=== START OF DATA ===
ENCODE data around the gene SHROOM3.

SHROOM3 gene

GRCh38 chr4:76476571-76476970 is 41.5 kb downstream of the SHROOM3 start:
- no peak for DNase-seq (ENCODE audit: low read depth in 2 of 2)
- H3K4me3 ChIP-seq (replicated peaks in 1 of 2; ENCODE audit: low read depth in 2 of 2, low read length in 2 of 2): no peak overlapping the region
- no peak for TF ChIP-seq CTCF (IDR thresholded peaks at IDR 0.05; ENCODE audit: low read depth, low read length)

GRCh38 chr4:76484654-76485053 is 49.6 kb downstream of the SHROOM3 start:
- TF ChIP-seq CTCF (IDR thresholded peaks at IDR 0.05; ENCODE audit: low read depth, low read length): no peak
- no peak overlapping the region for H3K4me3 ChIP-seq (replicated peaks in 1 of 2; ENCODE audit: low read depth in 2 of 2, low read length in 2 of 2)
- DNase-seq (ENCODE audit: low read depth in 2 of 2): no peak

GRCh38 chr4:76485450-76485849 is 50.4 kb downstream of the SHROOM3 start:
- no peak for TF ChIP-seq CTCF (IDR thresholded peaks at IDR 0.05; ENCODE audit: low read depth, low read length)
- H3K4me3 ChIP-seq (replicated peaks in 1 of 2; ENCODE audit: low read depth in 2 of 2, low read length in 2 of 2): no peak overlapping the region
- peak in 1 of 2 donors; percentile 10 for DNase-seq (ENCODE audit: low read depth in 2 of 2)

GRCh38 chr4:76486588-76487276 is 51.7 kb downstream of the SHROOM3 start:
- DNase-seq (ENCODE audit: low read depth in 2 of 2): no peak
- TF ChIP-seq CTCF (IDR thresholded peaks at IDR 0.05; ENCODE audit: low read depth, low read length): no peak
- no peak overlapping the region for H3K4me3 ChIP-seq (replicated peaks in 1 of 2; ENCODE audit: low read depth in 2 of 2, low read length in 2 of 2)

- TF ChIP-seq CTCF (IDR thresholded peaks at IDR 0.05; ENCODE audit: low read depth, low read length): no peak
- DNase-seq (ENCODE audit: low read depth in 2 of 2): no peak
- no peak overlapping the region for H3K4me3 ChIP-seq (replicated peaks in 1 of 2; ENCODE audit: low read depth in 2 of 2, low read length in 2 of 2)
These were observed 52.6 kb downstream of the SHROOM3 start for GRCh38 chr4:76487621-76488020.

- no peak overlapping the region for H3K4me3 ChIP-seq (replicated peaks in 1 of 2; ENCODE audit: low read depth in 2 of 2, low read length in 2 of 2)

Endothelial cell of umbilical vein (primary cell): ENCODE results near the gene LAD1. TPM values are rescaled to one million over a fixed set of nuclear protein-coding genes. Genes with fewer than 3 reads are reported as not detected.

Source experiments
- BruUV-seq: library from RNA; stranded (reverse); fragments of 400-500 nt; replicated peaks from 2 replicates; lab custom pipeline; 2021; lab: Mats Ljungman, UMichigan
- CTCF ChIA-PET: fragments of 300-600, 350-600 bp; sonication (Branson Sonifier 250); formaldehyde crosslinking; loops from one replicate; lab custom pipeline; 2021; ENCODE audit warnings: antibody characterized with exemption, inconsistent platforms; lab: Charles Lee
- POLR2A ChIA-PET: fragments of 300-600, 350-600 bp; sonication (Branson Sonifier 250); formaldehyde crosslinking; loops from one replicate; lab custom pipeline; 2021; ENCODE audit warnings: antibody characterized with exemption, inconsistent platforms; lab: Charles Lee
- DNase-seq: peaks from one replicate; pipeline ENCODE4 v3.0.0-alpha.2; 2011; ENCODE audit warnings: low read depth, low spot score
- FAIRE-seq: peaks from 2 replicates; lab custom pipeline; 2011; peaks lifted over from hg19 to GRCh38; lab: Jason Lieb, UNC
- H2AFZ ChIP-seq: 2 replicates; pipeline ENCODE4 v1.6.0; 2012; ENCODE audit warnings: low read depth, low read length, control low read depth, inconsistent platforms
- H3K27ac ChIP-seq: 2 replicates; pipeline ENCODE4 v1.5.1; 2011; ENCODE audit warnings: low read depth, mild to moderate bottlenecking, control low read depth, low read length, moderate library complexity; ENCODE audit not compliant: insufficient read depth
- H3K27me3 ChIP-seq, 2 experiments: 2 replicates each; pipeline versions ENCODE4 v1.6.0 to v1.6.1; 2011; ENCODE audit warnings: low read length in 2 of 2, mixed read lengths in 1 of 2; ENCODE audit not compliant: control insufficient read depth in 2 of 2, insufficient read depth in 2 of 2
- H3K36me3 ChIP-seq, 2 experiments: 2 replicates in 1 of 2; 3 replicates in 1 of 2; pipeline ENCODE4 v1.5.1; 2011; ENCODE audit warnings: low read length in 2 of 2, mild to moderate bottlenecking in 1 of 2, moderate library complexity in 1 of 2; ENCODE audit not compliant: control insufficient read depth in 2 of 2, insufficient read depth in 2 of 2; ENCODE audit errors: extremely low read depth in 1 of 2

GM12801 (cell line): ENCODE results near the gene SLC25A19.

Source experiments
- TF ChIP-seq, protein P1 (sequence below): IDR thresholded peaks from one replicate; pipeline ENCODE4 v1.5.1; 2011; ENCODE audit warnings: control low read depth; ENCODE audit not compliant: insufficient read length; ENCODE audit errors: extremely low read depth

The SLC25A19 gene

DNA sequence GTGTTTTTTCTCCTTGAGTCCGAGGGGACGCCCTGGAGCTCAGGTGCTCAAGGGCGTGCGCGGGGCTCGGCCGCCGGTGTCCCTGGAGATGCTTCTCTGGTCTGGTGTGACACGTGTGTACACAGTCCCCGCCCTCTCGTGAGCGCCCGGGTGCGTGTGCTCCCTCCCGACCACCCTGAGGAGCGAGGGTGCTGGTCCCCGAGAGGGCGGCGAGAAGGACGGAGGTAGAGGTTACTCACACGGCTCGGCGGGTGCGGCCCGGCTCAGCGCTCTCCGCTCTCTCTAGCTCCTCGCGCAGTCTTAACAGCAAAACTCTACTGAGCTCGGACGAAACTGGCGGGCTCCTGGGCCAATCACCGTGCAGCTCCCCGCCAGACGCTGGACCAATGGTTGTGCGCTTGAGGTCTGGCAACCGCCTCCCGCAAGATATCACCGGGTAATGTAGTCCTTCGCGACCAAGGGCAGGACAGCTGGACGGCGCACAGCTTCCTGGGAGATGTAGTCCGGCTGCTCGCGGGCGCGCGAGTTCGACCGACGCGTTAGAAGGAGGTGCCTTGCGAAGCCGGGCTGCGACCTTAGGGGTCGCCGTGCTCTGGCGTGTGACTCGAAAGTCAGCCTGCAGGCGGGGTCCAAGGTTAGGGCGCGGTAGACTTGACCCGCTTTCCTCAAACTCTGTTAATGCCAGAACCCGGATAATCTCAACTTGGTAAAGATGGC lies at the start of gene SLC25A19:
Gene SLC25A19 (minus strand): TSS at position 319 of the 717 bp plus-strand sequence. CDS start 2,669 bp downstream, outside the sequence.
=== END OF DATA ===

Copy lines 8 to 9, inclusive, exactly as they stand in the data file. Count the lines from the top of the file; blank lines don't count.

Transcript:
- TF ChIP-seq CTCF (IDR thresholded peaks at IDR 0.05; ENCODE audit: low read depth, low read length): no peak
- no peak overlapping the region for H3K4me3 ChIP-seq (replicated peaks in 1 of 2; ENCODE audit: low read depth in 2 of 2, low read length in 2 of 2)